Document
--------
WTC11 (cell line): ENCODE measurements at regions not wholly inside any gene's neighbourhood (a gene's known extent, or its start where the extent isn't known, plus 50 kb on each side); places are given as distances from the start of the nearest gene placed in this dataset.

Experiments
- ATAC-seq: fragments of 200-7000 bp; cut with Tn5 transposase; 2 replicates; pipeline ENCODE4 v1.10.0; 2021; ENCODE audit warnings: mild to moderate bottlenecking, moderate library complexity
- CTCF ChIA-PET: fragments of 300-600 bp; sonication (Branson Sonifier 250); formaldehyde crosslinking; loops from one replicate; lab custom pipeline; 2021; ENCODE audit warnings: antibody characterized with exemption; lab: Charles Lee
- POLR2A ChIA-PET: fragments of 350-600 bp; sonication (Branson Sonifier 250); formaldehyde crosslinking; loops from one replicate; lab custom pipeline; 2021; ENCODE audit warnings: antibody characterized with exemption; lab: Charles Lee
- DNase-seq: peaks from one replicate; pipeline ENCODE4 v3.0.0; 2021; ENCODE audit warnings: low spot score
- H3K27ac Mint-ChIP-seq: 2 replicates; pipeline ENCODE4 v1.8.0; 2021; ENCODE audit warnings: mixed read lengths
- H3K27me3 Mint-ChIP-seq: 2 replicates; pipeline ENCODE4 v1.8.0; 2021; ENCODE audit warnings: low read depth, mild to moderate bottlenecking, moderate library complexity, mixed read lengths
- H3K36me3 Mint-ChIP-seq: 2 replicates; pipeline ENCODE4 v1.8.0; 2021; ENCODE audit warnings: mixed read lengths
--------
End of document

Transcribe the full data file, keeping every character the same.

WTC11 (cell line): ENCODE measurements at regions not wholly inside any gene's neighbourhood (a gene's known extent, or its start where the extent isn't known, plus 50 kb on each side); places are given as distances from the start of the nearest gene placed in this dataset.

Experiments
- ATAC-seq: fragments of 200-7000 bp; cut with Tn5 transposase; 2 replicates; pipeline ENCODE4 v1.10.0; 2021; ENCODE audit warnings: mild to moderate bottlenecking, moderate library complexity
- CTCF ChIA-PET: fragments of 300-600 bp; sonication (Branson Sonifier 250); formaldehyde crosslinking; loops from one replicate; lab custom pipeline; 2021; ENCODE audit warnings: antibody characterized with exemption; lab: Charles Lee
- POLR2A ChIA-PET: fragments of 350-600 bp; sonication (Branson Sonifier 250); formaldehyde crosslinking; loops from one replicate; lab custom pipeline; 2021; ENCODE audit warnings: antibody characterized with exemption; lab: Charles Lee
- DNase-seq: peaks from one replicate; pipeline ENCODE4 v3.0.0; 2021; ENCODE audit warnings: low spot score
- H3K27ac Mint-ChIP-seq: 2 replicates; pipeline ENCODE4 v1.8.0; 2021; ENCODE audit warnings: mixed read lengths
- H3K27me3 Mint-ChIP-seq: 2 replicates; pipeline ENCODE4 v1.8.0; 2021; ENCODE audit warnings: low read depth, mild to moderate bottlenecking, moderate library complexity, mixed read lengths
- H3K36me3 Mint-ChIP-seq: 2 replicates; pipeline ENCODE4 v1.8.0; 2021; ENCODE audit warnings: mixed read lengths